In January 2016, I received a note from landscape architect Nancy Aten, who was scanning works by Milwaukee artist Gertrude Kundman Erskine to be included in Erskine’s archive, when she came upon 8x10 photographs of a series of six works that especially caught her attention.
"They look like paintings on canvas," she said. "They look like they might be murals for a school."
I then posted this article on Jan. 11, 2016 asking readers if they could identify the location of the works. Just yesterday, Sept. 21, Aten wrote to let me know the works had been identified. Therefore, I've adapted this post to reflect the new scholarship, so read on to find out where they were located...
In 1955, the Milwaukee Sentinel called Erskine – whose nickname was Tula – a, "versatile, purposeful, slender, red-haired Milwaukee artist who is intensely meticulous and thorough in everything she does whether it be housekeeping (!), painting, sculptoring, doing research into art techniques and media or into botany, sewing her own clothes, carrying out her duties as board member for the Wisconsin Painters and Sculptors Society and as publicity chairman for the Audubon Society of Wisconsin."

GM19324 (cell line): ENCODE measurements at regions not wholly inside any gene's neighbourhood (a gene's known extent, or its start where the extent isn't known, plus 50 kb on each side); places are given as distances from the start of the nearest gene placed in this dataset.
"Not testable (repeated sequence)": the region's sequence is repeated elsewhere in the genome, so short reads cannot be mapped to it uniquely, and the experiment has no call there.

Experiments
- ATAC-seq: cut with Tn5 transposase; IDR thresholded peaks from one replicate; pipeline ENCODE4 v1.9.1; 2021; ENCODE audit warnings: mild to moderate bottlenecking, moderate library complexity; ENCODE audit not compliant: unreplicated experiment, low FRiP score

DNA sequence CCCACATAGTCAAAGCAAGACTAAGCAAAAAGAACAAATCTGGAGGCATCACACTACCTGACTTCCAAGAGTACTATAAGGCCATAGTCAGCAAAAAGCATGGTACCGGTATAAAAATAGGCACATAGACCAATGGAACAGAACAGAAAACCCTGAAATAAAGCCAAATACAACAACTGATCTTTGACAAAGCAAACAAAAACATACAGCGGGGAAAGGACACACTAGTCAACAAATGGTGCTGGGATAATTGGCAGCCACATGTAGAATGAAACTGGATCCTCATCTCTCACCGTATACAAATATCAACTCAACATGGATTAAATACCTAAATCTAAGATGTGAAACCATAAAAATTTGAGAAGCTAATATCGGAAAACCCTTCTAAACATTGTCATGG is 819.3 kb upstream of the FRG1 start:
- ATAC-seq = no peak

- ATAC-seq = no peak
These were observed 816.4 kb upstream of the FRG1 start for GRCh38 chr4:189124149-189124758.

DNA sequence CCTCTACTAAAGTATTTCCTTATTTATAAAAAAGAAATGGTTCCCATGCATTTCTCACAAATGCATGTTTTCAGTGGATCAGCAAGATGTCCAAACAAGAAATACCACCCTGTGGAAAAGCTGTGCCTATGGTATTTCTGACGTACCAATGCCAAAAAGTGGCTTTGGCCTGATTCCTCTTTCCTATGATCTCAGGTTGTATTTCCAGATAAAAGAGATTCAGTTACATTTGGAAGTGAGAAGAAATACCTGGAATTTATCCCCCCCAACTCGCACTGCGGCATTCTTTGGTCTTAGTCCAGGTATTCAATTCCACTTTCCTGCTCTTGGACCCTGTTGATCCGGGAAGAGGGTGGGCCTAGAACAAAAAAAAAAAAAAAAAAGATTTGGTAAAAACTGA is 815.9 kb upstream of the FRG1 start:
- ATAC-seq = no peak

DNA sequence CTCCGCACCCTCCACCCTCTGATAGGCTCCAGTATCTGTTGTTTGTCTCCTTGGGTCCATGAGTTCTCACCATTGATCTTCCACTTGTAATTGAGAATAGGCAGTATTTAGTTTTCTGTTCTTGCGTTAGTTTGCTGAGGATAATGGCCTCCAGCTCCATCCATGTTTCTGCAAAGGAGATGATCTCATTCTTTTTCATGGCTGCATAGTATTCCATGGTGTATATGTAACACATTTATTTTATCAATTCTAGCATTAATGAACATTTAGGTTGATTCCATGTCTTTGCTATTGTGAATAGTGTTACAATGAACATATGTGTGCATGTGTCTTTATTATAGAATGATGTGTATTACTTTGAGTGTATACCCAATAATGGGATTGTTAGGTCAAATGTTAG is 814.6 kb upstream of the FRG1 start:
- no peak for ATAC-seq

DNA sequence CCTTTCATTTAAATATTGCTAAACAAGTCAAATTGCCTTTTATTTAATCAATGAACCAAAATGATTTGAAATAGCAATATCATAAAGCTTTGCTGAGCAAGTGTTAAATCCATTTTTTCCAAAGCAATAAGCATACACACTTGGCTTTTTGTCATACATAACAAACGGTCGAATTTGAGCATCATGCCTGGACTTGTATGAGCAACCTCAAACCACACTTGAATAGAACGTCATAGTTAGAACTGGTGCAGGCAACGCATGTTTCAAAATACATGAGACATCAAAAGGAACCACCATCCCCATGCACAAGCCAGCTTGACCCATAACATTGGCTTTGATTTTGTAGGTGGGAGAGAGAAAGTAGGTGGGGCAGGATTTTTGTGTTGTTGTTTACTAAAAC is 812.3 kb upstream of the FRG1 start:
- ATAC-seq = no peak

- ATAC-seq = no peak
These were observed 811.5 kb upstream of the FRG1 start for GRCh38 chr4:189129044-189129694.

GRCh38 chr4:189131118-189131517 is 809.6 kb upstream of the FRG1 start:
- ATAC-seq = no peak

Erskine, a Washington High School grad, had regularly shown her work at the Milwaukee Art Institute, art competitions at the Wisconsin Salon and State Fair and at art museums as far-flung as Syracuse, N.Y.
There were no notes attached that would identify the works Aten found – which are owned by the Urban Ecology Center – nor where they might have been painted, nor their dimensions.
"They were tucked in an old portfolio, and have glue marks on the back like they were once pasted in," she said. "The portfolio is really loosely arranged, so it's hard to attribute chronology, but they were with other items that I would guess makes them circa 1930s or early ‘40s."
Aten believed the style of the works also fits with that time frame based on what she knows about the timeline of Erskine’s caree…Read more...